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August 2012 - Interview with Laura Dawson: Integrating Metadata into the Publishing Process

Reprinted from original interview by Quill & Quire.

What is good metadata?

The concept of "good metadata" is going to vary depending on who's using it. What a distributor expects to see (and needs to see) is going to be different from what a consumer expects (and needs) to see. It's critical to keep in mind that metadata is actually a form of communication, and you need to think of your audience. Good metadata is what gets the appropriate message across clearly and without ambiguity; it's a publisher's announcement that the book exists; it's the accompanying details to further describe the title for whomever needs to move the book along the supply chain. Not everybody in that supply chain is going to make the same use of the same data points.

Why is good metadata important for publishers?

Metadata is often the first indication to the world that the book is being published, so getting early word out is dependent upon communicating clearly. As more shoppers move to online purchasing, metadata is the only way they will be able to find the book they want. In the case of ebooks, because there is no physical object, metadata is literally the only way a consumer is going to know that the book even exists. So for ebooks, it's not just important - it's critical.

What are some of the most common barriers publishers face (or missteps they make) in putting together good metadata for a title?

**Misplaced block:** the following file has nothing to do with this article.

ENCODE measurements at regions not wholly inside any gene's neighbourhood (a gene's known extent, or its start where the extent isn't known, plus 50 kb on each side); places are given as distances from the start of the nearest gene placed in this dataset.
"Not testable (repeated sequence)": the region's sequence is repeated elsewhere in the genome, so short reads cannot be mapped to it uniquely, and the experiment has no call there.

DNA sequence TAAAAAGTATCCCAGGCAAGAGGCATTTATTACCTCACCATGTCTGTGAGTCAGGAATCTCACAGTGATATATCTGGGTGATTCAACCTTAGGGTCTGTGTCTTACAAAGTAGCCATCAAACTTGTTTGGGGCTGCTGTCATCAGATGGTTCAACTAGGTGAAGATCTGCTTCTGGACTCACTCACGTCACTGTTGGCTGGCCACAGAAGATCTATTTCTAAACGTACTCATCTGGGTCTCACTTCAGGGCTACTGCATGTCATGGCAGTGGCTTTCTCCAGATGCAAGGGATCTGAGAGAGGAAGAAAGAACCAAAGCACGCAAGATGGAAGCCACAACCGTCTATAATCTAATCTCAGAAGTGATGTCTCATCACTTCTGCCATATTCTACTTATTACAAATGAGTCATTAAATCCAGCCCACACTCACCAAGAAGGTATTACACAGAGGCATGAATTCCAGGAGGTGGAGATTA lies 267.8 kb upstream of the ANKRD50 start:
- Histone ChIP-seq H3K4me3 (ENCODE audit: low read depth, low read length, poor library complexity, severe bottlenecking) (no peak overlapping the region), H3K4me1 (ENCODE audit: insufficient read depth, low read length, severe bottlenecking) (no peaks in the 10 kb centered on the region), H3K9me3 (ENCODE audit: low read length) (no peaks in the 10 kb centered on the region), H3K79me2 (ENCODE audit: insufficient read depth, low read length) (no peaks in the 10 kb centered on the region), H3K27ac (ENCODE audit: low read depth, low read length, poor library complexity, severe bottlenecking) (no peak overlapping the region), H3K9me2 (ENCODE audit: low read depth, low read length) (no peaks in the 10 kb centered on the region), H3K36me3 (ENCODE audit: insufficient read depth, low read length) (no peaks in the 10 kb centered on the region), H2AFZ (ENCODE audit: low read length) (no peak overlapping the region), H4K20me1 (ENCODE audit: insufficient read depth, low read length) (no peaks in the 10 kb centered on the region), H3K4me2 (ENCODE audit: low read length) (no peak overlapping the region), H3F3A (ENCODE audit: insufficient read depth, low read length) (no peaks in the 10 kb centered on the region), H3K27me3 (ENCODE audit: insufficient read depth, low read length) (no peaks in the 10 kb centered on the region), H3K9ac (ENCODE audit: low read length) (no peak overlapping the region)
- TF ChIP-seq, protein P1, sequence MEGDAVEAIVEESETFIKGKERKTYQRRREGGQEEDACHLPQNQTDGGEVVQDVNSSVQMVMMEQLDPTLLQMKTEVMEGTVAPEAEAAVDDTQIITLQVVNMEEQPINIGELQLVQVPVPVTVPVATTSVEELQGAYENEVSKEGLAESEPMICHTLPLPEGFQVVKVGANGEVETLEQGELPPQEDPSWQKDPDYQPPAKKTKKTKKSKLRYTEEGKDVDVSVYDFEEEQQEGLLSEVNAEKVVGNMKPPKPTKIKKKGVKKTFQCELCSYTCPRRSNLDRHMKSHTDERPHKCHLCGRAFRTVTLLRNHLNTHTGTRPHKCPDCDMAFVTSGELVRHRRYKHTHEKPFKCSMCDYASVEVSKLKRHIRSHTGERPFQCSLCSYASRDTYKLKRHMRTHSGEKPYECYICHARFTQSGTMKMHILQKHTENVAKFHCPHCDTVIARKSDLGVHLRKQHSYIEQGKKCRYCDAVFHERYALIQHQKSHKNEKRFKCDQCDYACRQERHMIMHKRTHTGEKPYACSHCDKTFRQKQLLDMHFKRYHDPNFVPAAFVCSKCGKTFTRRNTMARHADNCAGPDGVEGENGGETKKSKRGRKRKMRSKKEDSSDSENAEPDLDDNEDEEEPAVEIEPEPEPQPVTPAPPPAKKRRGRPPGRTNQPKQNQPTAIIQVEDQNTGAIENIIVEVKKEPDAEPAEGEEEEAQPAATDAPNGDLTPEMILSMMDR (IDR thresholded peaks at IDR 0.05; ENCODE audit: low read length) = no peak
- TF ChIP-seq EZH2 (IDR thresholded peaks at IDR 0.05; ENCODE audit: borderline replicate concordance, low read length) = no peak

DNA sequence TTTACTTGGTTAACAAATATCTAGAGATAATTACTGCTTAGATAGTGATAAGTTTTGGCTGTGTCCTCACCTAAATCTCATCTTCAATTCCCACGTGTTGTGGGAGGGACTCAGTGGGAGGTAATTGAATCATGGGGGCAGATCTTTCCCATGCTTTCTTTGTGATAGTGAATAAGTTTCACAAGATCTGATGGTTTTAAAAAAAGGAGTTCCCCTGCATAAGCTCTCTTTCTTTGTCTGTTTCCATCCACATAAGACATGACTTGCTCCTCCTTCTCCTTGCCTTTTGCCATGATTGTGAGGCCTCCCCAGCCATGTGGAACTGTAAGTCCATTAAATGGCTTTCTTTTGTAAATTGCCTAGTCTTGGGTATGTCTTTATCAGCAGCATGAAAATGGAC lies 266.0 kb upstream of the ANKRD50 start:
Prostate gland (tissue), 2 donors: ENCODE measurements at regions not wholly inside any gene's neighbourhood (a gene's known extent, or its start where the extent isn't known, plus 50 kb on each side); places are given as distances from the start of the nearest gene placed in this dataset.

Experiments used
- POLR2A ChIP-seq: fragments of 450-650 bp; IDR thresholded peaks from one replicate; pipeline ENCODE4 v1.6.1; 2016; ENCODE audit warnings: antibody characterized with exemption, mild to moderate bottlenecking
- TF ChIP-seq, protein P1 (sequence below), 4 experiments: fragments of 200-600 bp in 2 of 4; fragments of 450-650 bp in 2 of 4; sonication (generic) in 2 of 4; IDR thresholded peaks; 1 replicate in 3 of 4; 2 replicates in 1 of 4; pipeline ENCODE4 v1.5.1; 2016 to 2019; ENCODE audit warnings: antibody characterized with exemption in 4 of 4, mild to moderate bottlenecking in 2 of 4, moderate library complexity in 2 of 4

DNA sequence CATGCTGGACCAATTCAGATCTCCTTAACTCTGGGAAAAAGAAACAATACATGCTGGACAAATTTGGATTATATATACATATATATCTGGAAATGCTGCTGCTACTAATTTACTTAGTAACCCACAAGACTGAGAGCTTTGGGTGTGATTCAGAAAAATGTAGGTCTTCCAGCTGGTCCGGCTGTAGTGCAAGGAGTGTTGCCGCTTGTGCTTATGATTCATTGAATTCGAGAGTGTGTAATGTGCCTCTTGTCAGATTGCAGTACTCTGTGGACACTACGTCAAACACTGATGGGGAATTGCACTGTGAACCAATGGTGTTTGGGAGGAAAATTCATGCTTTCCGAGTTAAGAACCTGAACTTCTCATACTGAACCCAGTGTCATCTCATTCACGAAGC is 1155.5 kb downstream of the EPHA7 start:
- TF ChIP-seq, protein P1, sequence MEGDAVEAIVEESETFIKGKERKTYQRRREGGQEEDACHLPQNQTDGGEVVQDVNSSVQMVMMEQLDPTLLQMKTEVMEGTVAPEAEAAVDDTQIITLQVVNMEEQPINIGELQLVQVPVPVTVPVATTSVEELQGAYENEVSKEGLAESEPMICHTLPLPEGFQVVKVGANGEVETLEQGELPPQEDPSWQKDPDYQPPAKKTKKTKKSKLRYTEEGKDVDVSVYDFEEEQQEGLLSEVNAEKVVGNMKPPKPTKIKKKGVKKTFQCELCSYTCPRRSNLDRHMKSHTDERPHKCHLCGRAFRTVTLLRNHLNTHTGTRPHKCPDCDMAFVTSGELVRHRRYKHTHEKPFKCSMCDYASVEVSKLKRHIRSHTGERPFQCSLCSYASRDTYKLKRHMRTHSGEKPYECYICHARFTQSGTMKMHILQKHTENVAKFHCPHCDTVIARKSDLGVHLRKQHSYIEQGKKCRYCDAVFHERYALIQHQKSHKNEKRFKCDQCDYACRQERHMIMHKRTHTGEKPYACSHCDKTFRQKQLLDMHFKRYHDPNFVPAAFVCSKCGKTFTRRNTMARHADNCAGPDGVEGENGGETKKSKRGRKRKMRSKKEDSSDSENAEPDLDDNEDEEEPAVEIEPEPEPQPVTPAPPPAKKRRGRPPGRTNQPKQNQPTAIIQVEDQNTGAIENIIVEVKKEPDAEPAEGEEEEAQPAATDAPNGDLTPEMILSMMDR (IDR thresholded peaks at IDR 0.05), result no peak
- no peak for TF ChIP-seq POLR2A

One of the biggest missteps is not putting themselves in the shoes of the folks on the other end who are receiving the data. Good metadata is the result of relationships between the publisher and the rest of the supply chain. Understanding your trading partners' needs is crucial. Another common mistake is treating it as "someone else's job." The truth is, everyone in the publishing process has something to say about the book. Assigning metadata entry to a summer intern means that a lot of that knowledge will be lost. If the entire publishing house is actually using the metadata in order to put out the book - if everyone has a hand in it and sees it every day - it's likely to be pretty solid. But if you shunt it off into a separate function - the "metadata manager," for example - that further silos the process and virtually ensures that there are going to be problems.

If everyone involved in the title should have a hand in contributing to its metadata, how should this information get stored?

Ideally in a central database that each division has access to. People learn a lot from one another, and allowing them to view as much information as possible means that people will notice errors and correct them. That said, you obviously don't want designers messing around with financial statements, so within that central database there have to be certain levels of permissions.


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